Model-Based Estimation of Word Saliency in Text
We investigate a generative latent variable model for model-based word saliency estimation for text modelling and classification. The estimation algorithm derived is able to infer the saliency of words with respect to the mixture modelling objective. We demonstrate experimental results showing that common stop-words as well as other corpus-specific common words are automatically down-weighted and this enhances our ability to capture the essential structure in the data, ignoring irrelevant details. As a classifier, our approach improves over the class prediction accuracy of the Naive Bayes classifier in all our experiments. Compared with a recent state of the art text classification method (Dirichlet Compound Multinomial model) we obtained improved results in two out of three benchmark text collections tested, and comparable results on one other data set.
KeywordsCommon Word Fundamental Freedom Essential Structure Irrelevant Detail Pluralistic Democracy
Unable to display preview. Download preview PDF.
- 1.Francis, W.N., Kucera, H.: Frequency analysis of English usage (1982)Google Scholar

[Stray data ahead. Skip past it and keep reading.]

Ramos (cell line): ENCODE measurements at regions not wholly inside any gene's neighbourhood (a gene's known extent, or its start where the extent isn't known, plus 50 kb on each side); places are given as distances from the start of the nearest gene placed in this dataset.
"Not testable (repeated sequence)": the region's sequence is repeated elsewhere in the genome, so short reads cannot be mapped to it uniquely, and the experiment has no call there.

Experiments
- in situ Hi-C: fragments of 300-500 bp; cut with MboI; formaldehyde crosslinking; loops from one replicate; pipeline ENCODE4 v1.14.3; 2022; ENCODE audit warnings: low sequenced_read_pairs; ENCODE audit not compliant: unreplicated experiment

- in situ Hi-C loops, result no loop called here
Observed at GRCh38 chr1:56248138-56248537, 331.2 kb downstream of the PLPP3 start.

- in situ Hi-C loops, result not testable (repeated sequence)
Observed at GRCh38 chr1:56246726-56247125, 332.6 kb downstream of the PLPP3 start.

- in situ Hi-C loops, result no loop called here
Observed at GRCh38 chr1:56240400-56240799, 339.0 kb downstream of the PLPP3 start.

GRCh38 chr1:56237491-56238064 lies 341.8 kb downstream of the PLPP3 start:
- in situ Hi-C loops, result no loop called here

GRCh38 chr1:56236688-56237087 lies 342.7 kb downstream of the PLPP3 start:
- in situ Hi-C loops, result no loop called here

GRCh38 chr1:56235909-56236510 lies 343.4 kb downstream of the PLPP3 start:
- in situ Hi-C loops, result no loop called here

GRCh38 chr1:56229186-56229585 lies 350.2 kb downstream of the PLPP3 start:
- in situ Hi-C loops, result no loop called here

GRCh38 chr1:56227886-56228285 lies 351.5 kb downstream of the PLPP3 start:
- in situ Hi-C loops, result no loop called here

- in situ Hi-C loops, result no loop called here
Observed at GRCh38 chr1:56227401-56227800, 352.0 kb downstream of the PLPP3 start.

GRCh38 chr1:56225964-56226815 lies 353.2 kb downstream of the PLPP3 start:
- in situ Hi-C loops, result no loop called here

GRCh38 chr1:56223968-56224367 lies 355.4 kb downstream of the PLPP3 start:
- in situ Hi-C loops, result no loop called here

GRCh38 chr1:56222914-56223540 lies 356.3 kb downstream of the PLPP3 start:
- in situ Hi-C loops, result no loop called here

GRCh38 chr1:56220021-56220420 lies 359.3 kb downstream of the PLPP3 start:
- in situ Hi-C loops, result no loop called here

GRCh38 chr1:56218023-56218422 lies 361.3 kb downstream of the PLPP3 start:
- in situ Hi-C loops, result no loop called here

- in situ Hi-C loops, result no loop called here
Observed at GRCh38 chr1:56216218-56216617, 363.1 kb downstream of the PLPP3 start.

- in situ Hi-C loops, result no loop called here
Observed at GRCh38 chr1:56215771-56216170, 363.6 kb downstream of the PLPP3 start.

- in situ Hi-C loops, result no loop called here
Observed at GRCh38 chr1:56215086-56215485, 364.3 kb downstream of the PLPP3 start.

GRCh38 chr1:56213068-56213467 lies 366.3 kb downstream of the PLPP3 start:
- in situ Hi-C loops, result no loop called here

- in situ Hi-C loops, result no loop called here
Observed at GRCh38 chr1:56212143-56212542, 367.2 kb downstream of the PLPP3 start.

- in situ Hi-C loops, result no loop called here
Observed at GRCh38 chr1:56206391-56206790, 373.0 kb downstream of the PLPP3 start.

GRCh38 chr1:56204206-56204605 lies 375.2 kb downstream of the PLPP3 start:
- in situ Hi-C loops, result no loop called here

- 4.McCallum, A., Nigam, K.: A comparison of event models for Naive Bayes text classification. In: AAAI 1998 Workshop on Learning for Text Categorization (1998)Google Scholar
- 5.Joachims, T.: Text Categorization with Support Vector Machines: Learning with Many Relevant Features. In: Proceedings of the European Conference on Machine Learning. Springer, Heidelberg (1998)Google Scholar
- 6.McCallum, A., Rosenfeld, R., Mitchell, T.M., Ng, A.Y.: Improving text classification by shrinkage in a hierarchy of classes. In: ICML 1998: Proceedings of the Fifteenth International Conference on Machine Learning, San Francisco, CA, USA, pp. 359–367. Morgan Kaufmann Publishers Inc., San Francisco (1998)Google Scholar
- 10.Yang, Y., Pedersen, J.O.: A comparative study on feature selection in text categorization. In: Fisher, D.H. (ed.) Proceedings of ICML 1997. 14th International Conference on Machine Learning, Nashville, US, pp. 412–420. Morgan Kaufmann Publishers, San Francisco (1997)Google Scholar